Research currently ongoing in Dr. Johnson's laboratory is concerned with the integrative role of the nervous system in the maintenance of body fluid and cardiovascular homeostasis. Three major projects are under active investigation: 1) brain targets, pathways and nuclei involved in the control of body fluid balance and of the cardiovascular system, 2) mechanisms involved in the "translation" of physiological challenges and environmental stressors into cardiovascular pathology (e.g., hypertension; heart disease), and 3) neural and endocrine mechanisms of hemorrhagic shock.
The brain constantly receives information about the disposition of body fluids and about the status of the cardiovascular system, integrates this input and then activates one or more effector systems to correct or minimize any disruption of homeostasis. The major efferent pathways or effector systems involved in body fluid and cardiovascular regulation include behavioral mechanisms associated with thirst and sodium appetite, the autonomic nervous system, and hormonal systems such as vasopressin, natriuretic hormone and renin-angiotensin. Information reaches the brain through circumventricular organs which sample the ionic, osmotic and hormonal content of blood and by way of afferent peripheral nerves. We use functional, neuroanatomical, neurochemical, molecular, and electrophysiology methods to investigate the pathways and brain regions involved in sensing and processing the information that signals the state of body fluid balance and distribution.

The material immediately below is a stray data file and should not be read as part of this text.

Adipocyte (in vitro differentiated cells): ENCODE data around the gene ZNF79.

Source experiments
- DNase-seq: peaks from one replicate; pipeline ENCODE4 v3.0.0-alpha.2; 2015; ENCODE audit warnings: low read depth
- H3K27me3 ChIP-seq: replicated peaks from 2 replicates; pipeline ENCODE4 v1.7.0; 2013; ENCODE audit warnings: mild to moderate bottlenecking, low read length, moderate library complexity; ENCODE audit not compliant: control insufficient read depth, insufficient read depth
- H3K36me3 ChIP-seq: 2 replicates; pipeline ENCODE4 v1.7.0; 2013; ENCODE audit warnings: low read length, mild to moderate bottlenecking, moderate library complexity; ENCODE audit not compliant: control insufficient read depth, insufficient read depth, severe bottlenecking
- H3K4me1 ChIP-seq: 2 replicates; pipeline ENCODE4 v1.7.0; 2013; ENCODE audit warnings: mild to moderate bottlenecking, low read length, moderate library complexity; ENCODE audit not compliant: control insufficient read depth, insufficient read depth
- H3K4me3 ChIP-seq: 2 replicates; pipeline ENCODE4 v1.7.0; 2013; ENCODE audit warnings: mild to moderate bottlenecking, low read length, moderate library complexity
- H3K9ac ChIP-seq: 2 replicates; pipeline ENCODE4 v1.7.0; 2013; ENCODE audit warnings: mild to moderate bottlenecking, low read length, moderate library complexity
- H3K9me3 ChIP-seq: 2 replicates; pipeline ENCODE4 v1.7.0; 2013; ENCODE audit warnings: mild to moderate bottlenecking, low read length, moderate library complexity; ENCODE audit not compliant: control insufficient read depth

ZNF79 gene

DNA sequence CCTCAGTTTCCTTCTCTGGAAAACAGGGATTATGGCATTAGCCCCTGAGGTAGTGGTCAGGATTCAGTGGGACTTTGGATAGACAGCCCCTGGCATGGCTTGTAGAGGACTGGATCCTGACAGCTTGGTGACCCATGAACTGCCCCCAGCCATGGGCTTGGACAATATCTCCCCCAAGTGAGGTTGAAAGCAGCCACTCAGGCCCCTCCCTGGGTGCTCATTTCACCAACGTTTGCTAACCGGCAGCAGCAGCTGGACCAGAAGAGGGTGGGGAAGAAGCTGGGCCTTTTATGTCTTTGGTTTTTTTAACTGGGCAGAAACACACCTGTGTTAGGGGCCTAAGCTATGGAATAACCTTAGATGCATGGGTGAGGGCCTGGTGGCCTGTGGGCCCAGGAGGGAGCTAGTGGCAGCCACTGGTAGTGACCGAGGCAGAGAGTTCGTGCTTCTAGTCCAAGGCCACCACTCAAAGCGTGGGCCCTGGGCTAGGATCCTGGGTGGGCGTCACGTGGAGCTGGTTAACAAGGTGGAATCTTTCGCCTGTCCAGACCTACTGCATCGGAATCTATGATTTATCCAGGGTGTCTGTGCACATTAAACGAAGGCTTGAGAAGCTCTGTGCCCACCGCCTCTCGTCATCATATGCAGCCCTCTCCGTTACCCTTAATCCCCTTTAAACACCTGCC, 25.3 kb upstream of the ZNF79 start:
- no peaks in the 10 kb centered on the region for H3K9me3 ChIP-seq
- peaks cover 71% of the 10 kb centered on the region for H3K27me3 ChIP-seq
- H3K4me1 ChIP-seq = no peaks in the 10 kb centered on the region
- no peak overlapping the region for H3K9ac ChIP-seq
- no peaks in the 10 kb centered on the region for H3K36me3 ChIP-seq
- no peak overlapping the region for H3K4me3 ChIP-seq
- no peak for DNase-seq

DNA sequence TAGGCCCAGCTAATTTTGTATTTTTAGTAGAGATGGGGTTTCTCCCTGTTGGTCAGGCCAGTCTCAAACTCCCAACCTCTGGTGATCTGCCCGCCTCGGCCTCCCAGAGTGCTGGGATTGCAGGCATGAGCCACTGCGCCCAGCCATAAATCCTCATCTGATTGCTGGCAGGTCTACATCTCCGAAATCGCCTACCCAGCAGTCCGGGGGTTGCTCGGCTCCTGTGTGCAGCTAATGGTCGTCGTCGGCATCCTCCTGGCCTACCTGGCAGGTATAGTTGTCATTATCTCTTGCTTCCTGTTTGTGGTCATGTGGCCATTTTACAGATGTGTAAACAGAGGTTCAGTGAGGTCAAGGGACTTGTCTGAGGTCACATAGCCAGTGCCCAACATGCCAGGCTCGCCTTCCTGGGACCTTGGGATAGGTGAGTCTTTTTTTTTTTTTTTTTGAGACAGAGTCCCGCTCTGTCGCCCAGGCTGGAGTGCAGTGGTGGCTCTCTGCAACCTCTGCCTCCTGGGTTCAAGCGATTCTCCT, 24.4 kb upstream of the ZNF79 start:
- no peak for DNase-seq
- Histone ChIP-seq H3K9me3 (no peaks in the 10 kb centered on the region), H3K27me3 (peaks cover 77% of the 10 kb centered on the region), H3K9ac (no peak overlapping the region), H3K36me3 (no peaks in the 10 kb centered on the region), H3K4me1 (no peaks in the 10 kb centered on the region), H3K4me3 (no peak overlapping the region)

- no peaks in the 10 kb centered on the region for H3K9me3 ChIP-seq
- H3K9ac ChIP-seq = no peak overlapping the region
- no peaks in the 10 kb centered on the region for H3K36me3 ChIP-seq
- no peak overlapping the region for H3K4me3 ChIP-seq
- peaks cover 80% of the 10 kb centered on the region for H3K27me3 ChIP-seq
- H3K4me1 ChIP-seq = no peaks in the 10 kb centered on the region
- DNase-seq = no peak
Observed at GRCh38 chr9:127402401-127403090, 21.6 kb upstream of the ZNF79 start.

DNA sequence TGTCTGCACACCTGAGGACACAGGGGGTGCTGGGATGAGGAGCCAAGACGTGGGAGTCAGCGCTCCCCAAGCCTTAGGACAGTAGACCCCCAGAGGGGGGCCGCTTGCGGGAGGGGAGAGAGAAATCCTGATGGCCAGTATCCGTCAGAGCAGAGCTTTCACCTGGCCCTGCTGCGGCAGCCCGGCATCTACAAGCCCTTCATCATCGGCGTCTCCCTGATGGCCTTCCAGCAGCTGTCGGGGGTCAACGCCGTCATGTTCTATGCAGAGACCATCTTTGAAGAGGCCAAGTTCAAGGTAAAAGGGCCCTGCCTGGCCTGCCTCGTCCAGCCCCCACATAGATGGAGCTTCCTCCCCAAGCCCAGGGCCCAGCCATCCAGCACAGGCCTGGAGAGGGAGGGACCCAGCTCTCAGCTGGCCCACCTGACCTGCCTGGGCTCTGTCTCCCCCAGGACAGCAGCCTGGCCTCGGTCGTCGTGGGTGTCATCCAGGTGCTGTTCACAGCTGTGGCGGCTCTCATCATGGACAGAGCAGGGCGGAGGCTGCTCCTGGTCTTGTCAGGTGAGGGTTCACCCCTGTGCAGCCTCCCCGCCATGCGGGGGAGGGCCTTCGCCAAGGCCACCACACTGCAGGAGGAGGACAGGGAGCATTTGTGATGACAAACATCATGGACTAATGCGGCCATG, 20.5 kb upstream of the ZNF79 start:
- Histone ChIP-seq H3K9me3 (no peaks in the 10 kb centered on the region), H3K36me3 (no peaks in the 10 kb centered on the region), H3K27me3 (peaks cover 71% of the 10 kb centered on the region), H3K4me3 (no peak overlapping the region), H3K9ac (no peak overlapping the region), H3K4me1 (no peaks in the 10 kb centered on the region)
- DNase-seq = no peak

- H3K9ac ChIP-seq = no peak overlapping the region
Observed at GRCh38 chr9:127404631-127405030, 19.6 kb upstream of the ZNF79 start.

Cardiovascular disease has been hypothesized to result from the interaction of one or more precipitating factors with a genetic predisposition for the particular disorder. Environmental stressors which are noxious or which are perceived as threatening have been implicated as one such set of precipitating factors. In the case of hypertension and heart disease, it has been hypothesized that stimuli or situations which result in repeated or sustained activation of a neural and humorally mediated defense response may be responsible for chronically elevated blood pressure and the progression of heart failure. For hemorrhagic shock, the degree of blood loss triggers different efferent autonomic and neural patterns that have consequences for the viability of different bodily tissues. To pursue questions on the role and mechanisms of environmentally-induced cardiovascular adjustments in the pathogenesis of hypertension, heart failure and shock, we record sympathetic nerve activity and measure hormonal and hemodynamic changes in rats in standardized behavioral paradigms and use physiological and pharmacological methods to determine the autonomic, immune and hormonal systems responsible for mediating such cardiovascular responses.